Sungrow. It’s not a name you hear all the time atsolarconferences at the moment, but give it a few years.

The Hefei, China-based company is the first of what could become a wave of inverter makers from China using that time-tested formula of low costs, increasing technical sophistication and domestic support to soak up global market share.

Sungrow shipped 500 megawatts of inverters last year, according to GTM Research analyst MJ Shiao, and will expand this year.

That constitutes a drop in the bucket in the overall inverter market. Globally, 21.2 gigawatts' worth of inverters shipped in 2010 and 24 gigawatts will ship this year, Shiao added.

The company, though, can often undercut European and North American manufacturers by 10 percent, he added. Lesser-known Chinese names have tried to undercut established manufacturers by 20 percent.

Founded in 1997 to supply solar and wind inverters to government projects, Sungrow controls 40 percent of the small, but rapidly growing, Chinese market, according to various estimates, but ships most of its products overseas. Overall, Sungrow claims it has planted 1 gigawatt of inverters in the field.

In March, UniCredit Leasing Group confirmed that Sungrow is on the “bankability” list, which potentially will ease the way for participating in European projects. A few weeks later, it formally opened a joint manufacturing facility in Ontario with HiFi Solar Energy that is capable of generating 200 megawatts' worth of inverters a year.

 In 2010, it had 1 gigawatt worth of capacity and hopes to triple that in 2013 to 3GW.

A rumored IPO in the U.S. earlier this summer did not materialize. Nonetheless, U.S. investors are interested. VC firm Kleiner, Perkins Caufield and Byers is an investor.

Historically speaking, Sungrow and the other Chinese inverter makers would seem like a lock. Ten years ago, Chinese solar module makers constituted an asterisk. Suntech didn’t even exist: Zhengrong Shi founded the company in September 2001. Now, Suntech is the largest manufacturer in the world and companies like Trina and Yingli fill out many of the top spots in cells and modules.

Polysilicon? It is a sophisticated, highly technical market where Europeans and North Americans could maintain advantage, some have argued. No one told GCL-Poly Energy holdings. GCL President Yumin Liu said in April that the company’s wafer capacity will balloon to 5.5 gigawatts and hit 6.5 gigawatts by the middle of 2012, while polysilicon production will rise from 31,000 tons to 65,000 tons in the same period.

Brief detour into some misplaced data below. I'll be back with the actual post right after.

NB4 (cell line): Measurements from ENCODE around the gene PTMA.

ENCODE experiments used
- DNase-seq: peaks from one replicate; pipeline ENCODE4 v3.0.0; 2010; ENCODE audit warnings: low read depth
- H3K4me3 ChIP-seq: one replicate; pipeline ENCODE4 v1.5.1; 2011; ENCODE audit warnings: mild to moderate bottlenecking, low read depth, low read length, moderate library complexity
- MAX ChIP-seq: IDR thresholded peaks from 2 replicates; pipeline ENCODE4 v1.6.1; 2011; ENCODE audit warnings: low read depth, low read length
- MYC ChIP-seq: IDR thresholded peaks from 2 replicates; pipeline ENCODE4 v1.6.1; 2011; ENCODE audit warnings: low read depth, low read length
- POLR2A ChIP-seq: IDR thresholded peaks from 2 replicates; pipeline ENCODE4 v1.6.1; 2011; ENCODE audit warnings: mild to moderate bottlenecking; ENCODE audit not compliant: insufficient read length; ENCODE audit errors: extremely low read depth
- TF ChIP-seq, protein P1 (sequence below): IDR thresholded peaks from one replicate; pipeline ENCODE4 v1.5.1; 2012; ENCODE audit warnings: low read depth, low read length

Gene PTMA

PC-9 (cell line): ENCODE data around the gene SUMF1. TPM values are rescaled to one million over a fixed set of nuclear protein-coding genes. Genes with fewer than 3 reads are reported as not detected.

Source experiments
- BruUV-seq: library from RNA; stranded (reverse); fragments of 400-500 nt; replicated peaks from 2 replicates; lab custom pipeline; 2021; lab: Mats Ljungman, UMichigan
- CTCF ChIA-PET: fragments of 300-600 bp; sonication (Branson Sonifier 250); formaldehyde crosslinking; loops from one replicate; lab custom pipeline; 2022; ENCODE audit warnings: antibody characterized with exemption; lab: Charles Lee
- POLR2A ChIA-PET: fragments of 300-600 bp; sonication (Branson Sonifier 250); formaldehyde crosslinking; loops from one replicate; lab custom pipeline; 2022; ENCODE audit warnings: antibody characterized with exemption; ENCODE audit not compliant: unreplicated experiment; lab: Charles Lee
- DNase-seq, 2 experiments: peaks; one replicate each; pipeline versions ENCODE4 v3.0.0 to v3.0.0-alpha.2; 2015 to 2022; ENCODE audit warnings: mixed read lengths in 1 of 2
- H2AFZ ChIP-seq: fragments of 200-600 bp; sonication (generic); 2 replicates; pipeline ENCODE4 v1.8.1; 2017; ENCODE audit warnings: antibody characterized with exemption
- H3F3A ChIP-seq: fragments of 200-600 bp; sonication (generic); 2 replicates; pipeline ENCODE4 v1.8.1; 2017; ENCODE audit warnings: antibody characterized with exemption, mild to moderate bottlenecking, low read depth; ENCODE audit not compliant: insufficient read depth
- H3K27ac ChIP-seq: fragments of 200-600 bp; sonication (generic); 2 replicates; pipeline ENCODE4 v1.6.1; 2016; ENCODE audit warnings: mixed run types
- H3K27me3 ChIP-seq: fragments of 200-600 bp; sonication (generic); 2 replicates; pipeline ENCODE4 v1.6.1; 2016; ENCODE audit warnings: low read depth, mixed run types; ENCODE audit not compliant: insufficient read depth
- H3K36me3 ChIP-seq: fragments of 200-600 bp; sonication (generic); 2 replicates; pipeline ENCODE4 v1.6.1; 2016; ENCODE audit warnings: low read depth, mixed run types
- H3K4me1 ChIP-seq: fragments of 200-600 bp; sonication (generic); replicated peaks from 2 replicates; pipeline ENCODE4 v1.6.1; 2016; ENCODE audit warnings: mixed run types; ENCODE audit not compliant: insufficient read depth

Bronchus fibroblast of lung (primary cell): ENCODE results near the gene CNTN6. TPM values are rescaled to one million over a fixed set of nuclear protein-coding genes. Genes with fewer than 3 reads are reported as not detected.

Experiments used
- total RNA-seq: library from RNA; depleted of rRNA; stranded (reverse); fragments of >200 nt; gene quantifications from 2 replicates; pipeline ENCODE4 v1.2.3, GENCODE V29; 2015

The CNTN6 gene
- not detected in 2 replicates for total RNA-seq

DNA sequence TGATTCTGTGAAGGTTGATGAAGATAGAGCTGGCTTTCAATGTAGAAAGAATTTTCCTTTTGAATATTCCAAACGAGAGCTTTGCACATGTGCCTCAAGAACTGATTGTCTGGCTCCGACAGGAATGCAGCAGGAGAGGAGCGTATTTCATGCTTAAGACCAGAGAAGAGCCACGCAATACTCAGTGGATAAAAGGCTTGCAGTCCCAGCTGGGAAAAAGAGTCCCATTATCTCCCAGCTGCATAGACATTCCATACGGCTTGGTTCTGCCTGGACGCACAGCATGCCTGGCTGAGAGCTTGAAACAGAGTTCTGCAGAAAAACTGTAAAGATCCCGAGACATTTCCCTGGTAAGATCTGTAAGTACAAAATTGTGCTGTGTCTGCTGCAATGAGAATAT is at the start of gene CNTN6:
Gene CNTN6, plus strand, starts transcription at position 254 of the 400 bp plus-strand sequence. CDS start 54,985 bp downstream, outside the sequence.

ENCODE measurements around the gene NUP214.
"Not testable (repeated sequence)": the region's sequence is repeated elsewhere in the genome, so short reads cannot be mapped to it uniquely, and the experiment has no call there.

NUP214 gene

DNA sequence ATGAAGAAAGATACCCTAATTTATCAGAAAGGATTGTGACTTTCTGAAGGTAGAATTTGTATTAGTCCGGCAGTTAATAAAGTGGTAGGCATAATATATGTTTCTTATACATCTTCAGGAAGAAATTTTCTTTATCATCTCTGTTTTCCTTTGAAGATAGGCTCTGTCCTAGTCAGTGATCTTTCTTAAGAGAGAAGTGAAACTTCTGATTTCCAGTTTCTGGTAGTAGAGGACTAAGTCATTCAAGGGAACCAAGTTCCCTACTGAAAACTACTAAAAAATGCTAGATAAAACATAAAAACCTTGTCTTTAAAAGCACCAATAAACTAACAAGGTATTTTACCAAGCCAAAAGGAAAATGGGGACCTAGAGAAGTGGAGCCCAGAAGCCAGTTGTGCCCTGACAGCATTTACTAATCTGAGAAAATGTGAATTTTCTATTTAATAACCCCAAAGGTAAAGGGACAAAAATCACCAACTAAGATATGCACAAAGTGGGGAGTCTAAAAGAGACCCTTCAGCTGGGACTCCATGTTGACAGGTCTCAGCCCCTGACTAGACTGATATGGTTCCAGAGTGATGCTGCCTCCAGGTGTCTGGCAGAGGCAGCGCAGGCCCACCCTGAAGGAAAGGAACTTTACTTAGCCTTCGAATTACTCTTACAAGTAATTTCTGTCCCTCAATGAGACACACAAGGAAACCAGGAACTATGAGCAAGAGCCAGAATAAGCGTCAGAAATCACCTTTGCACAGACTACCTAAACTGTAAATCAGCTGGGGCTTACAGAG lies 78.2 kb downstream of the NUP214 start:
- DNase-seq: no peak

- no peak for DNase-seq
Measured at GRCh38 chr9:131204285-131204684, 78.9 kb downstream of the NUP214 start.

GCL’s costs come to an “obscenely low” $22.90 a kilogram, according to Shyam Mehta of GTM Research. (Disclosure: the analysts quoted here are co-workers.)

Inverters are pieces of electrical equipment, similar to the billions of pieces of equipment manufactured in China every year. Cost also remains a paramount concern: under the SunShot program, the Department of Energy hopes to drop the cost of inverters in solar installations to ten cents a watt, or one-tenth of the overall capital budget, by around 2017.

Satcon, PowerOne and a few other international manufacturers already have inverter manufacturing facilities in China. A migration of talent, skills and know-how to lower-cost domestic firms seems almost inevitable.

Taiwanese contract manufacturers with large mainland operations could become more prominent in the market too. (Eaton, the U.S. conglomerate, bought Taiwanese inverter maker Phoenixtec in 2007.)

The inverter market, though, does come with a few wrinkles. Inverters might account for the smallest part of the budget of solar installations, but they often cause the lion’s share of headaches, giving incumbents an advantage.

“There are a lot more components in inverters [than in panels] -- and a lot more components that can go wrong,” Shiao said. “Quality and reliability are a big deal.”

Microinverters have also begun to gobble up market share at the expense of the centralized inverters. In North America, microinverters have become commonplace in residential installations and are gaining ground in commercial arrays because of touted advantages in uptime, power production, and installation.

Europeans have begun to take an interest in microinverters, too, said Ron Van Dell, CEO of microinverter maker SolarBridge Technologies. AUO and Kyocera, among others, will soon release so-called AC modules with integrated SolarBridge inverters. The return of AC modules -- an experiment that didn’t work the first time around -- comes as a result of recent technological improvements that will effectively give microinverters a 25-year lifetime.

Sungrow and many of the other Chinese inverter makers specialize in centralized inverters.

Inverters, despite price wars, will also likely become more sophisticated. Executives at Solectria and General Electric recently outlined how inverters will absorb many smart grid functions, acting almost like the computerized brain of solar fields. Could Chinese companies figure this out? Sure. Local IT outfits like networking giant Huawei could participate. But it could take time to fine tune the technology.

While China won’t colonize inverters this year, the trend definitely bears watching, particularly in periods of high demand. Ramping up factory capacity in inverters is relatively straightforward. Manufacturers don’t need to fine-tune deposition chambers or automated factory lines. Inverters are largely assembled. Expanding capacity means getting some more warehouse space, workers and equipment.

Suddenly, a name that vaguely sounds familiar says it can help, and it can cut your costs ten percent…